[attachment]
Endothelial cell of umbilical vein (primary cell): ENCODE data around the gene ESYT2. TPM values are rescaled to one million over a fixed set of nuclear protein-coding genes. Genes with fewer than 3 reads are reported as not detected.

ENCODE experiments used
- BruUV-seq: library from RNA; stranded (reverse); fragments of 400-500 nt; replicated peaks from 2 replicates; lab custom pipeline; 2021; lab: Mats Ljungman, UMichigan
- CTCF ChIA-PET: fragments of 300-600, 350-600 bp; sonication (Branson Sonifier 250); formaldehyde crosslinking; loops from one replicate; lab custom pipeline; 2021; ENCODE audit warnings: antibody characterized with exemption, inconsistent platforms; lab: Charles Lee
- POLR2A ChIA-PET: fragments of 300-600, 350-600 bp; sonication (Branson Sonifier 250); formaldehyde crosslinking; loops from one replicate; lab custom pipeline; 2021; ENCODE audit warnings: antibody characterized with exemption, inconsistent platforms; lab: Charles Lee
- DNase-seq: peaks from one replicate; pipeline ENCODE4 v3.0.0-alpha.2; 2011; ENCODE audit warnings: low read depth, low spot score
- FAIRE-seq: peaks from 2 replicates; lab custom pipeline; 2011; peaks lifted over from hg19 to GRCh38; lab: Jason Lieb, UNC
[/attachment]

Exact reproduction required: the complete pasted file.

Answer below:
Endothelial cell of umbilical vein (primary cell): ENCODE data around the gene ESYT2. TPM values are rescaled to one million over a fixed set of nuclear protein-coding genes. Genes with fewer than 3 reads are reported as not detected.

ENCODE experiments used
- BruUV-seq: library from RNA; stranded (reverse); fragments of 400-500 nt; replicated peaks from 2 replicates; lab custom pipeline; 2021; lab: Mats Ljungman, UMichigan
- CTCF ChIA-PET: fragments of 300-600, 350-600 bp; sonication (Branson Sonifier 250); formaldehyde crosslinking; loops from one replicate; lab custom pipeline; 2021; ENCODE audit warnings: antibody characterized with exemption, inconsistent platforms; lab: Charles Lee
- POLR2A ChIA-PET: fragments of 300-600, 350-600 bp; sonication (Branson Sonifier 250); formaldehyde crosslinking; loops from one replicate; lab custom pipeline; 2021; ENCODE audit warnings: antibody characterized with exemption, inconsistent platforms; lab: Charles Lee
- DNase-seq: peaks from one replicate; pipeline ENCODE4 v3.0.0-alpha.2; 2011; ENCODE audit warnings: low read depth, low spot score
- FAIRE-seq: peaks from 2 replicates; lab custom pipeline; 2011; peaks lifted over from hg19 to GRCh38; lab: Jason Lieb, UNC